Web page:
All this despite the fact that the Lib Dems and pretty much all of the media are roasting his ass on the fire on the subject. Why won’t he simply stand up to Maclean and slap the more reactionary elements of his party down?

The answer is, it seems, his Parliamentary Party would just laugh at him. Those cynics among us who always thought this “change to win” guff was empty rhetoric are finding new evidence that the Tories are still the same old reactionary, swivel eyed loons on a nearly daily basis. Cameron’s great achievement of the last 18 months has been to distract the public’s attention from this, not to introduce meaningful change.

It all bodes pretty ill for these disparate policy reviews that are now just weeks from being published. I don’t believe that the edifice that Cameron has constructed can survive many more weeks like this one before coming crashing down, and I’m not at all clear what he can do to prevent it. Will the Conservative Party pull themselves back from the brink and, at the 11th hour, sign up en masse to Cameronism? The portents don’t look good.

Comical Tommy’s War against Information

Via Iain Dale, I come across Tom Watson‘s spirited defence of his decision to back the Freedom from Information (none of your fucking business) Bill. Apparently, the Tories Made Him Do It. But, for a bit more detail, here is his argument point-by-point (I’d comment on his blog, but he banned me years ago):

1. If the speaker had not guaranteed that MP’s expenses will continue to be published, I would not have supported the Bill. I repeat – you will still be able to see the expense tables like you have been able to for the last three years.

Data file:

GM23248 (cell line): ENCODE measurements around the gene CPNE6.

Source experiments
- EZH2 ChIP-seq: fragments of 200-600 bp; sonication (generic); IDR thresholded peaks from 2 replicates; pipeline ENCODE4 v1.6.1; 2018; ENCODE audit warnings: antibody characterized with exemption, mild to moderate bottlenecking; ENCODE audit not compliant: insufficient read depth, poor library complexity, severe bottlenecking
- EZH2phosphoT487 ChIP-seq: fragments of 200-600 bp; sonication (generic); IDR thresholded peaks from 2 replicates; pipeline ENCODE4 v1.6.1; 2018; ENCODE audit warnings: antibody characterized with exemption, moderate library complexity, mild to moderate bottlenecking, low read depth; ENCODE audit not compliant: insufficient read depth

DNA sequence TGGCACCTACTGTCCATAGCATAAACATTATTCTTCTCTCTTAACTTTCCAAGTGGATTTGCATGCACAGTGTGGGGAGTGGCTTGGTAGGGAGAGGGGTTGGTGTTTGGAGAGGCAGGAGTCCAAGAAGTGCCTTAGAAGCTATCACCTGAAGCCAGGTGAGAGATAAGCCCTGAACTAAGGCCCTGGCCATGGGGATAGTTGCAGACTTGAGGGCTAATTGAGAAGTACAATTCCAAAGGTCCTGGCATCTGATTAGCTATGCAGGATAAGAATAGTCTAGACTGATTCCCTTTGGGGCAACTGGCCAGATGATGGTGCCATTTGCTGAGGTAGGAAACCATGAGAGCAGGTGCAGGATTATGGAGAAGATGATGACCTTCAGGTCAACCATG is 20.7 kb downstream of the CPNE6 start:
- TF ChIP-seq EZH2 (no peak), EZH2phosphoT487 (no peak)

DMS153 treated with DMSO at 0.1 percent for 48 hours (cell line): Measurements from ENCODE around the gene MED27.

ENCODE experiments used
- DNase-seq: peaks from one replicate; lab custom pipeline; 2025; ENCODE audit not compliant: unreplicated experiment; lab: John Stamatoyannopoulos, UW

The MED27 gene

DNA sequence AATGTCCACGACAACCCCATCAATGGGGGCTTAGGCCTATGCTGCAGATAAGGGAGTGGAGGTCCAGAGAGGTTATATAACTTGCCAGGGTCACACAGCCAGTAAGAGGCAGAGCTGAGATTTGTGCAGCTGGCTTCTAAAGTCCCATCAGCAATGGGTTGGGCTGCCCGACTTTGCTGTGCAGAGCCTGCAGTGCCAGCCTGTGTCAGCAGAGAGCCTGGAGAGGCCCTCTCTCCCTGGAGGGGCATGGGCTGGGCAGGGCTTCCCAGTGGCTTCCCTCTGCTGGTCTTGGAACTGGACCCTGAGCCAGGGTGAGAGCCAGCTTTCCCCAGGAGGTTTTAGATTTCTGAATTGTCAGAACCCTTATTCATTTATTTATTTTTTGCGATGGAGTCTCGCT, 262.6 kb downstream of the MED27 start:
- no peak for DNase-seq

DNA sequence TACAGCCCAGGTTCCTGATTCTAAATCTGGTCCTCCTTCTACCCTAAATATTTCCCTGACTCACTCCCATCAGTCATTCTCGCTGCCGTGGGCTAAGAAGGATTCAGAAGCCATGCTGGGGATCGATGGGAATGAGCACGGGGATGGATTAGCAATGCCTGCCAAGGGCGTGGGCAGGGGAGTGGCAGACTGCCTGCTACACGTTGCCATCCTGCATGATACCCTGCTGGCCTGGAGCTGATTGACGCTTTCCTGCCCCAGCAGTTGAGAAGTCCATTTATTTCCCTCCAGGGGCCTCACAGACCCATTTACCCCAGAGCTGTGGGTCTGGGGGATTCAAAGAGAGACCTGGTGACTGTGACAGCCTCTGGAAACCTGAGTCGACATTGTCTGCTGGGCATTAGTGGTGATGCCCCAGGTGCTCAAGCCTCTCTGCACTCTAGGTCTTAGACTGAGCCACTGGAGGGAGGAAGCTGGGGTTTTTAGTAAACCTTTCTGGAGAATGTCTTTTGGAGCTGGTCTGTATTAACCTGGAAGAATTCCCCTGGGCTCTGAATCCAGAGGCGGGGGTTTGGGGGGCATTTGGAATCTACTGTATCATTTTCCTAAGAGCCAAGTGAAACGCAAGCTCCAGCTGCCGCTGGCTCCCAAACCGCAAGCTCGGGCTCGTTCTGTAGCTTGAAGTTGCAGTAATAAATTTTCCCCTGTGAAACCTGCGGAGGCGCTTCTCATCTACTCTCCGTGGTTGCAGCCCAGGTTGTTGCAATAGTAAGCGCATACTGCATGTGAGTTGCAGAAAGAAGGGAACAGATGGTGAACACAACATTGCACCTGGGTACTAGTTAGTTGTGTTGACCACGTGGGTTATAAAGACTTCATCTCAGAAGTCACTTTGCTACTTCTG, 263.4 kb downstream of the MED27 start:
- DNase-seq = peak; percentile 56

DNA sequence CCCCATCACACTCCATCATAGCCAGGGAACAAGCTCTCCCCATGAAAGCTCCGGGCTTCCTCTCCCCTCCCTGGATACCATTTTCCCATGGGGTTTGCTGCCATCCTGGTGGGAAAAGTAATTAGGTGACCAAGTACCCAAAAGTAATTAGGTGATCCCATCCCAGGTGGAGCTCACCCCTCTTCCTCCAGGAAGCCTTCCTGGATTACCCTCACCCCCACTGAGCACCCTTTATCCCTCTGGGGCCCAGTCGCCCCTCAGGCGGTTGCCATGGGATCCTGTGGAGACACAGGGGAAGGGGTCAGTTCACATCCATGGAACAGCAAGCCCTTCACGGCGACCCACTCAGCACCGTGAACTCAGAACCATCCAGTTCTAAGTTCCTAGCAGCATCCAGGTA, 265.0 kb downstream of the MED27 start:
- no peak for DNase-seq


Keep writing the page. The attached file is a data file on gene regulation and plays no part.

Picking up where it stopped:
This is a mischevious half-truth. The fact is there are currently numerous appeals to the Information Commissioner calling for MPs to disclose more detailed information. The Commons’ expenses disclosure isn’t even close to the Scottish Parliament where literally every single invoice is available to view online.

Note that he says “you will still be able to see the expense tables like you have been able to for the last three years” – in other words the detailed information about travel expenses published earlier this year as a result of a case brought forward by Norman Baker would be the first to go.

2. Despite people saying that there is protection under the Data Protection Act, public sector bodies are still revealing the private correspondence between them and MPs regarding constituents.

If it is illegal now and yet people are doing it, it follows that it will still happen if this new Bill is passed. How does passing another law stop people who are already breaking the law? The issue is enforcement – yet the government forces the Information Commissioner to get along with a shoestring budget.